Difference between revisions of "Cue strength"

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[[Category:Glossary]]
 
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[[Category:Fluency and Refinement]]
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In order to define cue strength, one first has to define the concept of a cue.  This has to be done separately in each content domain. A linguistic cue involves a marking of a linguistic function by a linguistic form.  In comprehension, the cue is the form and cues compete for assignment to functions.  Markings can be of three types: morphological (affixes and intonations), lexical semantics (animacy, classifiers), and syntactic (word order).  Cues are used to mark lingusitic functions, such as case role, attachment, or coreference. For each cue, we can assess its strength by placing it in competition with other cues in experiments designed specifically to measure relative cue strength.  Assuming a standard within-subjects ANOVA design, strength is then measured by fitting a maximum likelihood estimation (MLE) model to the data.  The notion of cue strength can also be applied to other cognitive domains in a parallel fashion.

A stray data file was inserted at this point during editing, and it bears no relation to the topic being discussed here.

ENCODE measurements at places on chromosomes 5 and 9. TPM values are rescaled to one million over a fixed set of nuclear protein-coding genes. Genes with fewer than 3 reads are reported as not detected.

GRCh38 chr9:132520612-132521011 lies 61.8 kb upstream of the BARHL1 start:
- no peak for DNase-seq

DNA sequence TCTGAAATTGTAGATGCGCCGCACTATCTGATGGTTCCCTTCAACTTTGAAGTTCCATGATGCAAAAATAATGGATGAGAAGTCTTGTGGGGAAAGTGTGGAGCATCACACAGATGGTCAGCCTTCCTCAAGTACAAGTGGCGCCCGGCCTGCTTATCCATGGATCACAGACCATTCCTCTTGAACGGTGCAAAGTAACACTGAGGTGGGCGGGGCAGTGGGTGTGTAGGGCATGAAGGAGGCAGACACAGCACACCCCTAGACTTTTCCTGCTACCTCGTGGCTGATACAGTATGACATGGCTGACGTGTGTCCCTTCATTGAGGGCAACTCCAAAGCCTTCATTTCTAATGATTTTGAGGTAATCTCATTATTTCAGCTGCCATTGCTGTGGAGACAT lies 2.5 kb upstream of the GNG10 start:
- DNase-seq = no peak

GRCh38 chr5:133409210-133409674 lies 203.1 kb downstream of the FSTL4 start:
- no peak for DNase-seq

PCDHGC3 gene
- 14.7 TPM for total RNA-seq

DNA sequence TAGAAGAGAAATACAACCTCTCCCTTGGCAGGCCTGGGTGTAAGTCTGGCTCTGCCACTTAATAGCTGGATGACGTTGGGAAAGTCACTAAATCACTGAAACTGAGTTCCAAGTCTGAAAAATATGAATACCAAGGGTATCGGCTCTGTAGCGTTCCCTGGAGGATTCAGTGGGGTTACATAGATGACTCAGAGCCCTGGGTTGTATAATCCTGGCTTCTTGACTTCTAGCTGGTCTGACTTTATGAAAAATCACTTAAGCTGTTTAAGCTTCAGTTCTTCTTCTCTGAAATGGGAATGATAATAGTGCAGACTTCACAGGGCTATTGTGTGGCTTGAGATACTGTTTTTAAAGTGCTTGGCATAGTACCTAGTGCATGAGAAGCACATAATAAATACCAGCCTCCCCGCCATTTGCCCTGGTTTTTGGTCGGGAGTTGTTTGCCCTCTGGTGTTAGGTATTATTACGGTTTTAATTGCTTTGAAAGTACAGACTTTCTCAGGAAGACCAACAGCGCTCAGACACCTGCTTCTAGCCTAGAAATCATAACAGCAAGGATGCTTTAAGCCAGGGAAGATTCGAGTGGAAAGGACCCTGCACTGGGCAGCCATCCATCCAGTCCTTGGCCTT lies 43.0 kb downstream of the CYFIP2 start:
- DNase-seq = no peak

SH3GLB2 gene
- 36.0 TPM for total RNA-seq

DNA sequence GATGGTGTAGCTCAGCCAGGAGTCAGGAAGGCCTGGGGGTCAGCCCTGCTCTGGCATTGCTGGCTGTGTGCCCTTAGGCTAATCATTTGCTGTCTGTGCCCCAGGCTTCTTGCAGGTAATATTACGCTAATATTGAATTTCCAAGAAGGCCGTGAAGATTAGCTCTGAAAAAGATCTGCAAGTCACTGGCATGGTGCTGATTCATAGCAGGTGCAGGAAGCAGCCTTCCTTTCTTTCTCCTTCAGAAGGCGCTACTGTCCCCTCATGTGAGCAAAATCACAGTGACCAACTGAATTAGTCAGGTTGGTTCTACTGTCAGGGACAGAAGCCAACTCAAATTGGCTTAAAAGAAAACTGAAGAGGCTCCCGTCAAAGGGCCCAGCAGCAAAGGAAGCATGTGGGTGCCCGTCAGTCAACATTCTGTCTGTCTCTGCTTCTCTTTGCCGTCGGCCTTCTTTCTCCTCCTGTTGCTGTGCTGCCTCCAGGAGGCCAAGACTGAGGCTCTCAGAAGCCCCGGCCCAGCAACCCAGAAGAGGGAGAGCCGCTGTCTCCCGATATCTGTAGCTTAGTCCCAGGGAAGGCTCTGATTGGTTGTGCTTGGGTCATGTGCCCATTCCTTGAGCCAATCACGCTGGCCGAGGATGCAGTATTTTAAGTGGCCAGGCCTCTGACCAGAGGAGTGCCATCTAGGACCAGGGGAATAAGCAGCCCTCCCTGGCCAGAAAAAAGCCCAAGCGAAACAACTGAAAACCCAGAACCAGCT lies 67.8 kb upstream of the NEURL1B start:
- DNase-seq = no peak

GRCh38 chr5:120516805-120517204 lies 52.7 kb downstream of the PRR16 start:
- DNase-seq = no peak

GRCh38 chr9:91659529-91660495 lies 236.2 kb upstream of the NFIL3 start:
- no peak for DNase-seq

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(Brian MacWhinney)

Latest revision as of 11:34, 31 August 2011

In order to define cue strength, one first has to define the concept of a cue. This has to be done separately in each content domain. A linguistic cue involves a marking of a linguistic function by a linguistic form. In comprehension, the cue is the form and cues compete for assignment to functions. Markings can be of three types: morphological (affixes and intonations), lexical semantics (animacy, classifiers), and syntactic (word order). Cues are used to mark lingusitic functions, such as case role, attachment, or coreference. For each cue, we can assess its strength by placing it in competition with other cues in experiments designed specifically to measure relative cue strength. Assuming a standard within-subjects ANOVA design, strength is then measured by fitting a maximum likelihood estimation (MLE) model to the data. The notion of cue strength can also be applied to other cognitive domains in a parallel fashion. (Brian MacWhinney)